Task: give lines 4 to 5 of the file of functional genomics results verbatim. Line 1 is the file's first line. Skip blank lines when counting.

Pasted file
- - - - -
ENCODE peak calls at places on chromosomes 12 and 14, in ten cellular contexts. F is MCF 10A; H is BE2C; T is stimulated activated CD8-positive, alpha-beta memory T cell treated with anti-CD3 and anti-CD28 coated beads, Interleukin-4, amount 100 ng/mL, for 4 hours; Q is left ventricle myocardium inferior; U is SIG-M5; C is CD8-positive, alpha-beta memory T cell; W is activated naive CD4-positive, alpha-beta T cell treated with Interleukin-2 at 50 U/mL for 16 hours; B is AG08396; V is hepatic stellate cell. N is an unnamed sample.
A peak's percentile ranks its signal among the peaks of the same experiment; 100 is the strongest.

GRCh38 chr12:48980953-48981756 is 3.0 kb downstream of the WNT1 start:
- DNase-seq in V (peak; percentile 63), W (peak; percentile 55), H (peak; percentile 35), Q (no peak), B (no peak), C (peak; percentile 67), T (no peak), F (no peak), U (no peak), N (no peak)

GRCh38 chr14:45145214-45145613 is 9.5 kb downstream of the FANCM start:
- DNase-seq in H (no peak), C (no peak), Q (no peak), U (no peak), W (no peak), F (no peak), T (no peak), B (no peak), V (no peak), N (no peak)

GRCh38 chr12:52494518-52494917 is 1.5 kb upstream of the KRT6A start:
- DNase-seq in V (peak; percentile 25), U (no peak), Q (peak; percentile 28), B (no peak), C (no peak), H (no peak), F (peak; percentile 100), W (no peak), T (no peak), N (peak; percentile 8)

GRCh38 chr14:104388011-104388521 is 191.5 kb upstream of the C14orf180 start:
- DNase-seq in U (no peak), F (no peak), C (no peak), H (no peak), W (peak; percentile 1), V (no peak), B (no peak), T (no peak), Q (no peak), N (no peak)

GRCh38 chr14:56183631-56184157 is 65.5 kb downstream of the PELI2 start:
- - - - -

- DNase-seq in V (peak; percentile 63), W (peak; percentile 55), H (peak; percentile 35), Q (no peak), B (no peak), C (peak; percentile 67), T (no peak), F (no peak), U (no peak), N (no peak)

GRCh38 chr14:45145214-45145613 is 9.5 kb downstream of the FANCM start: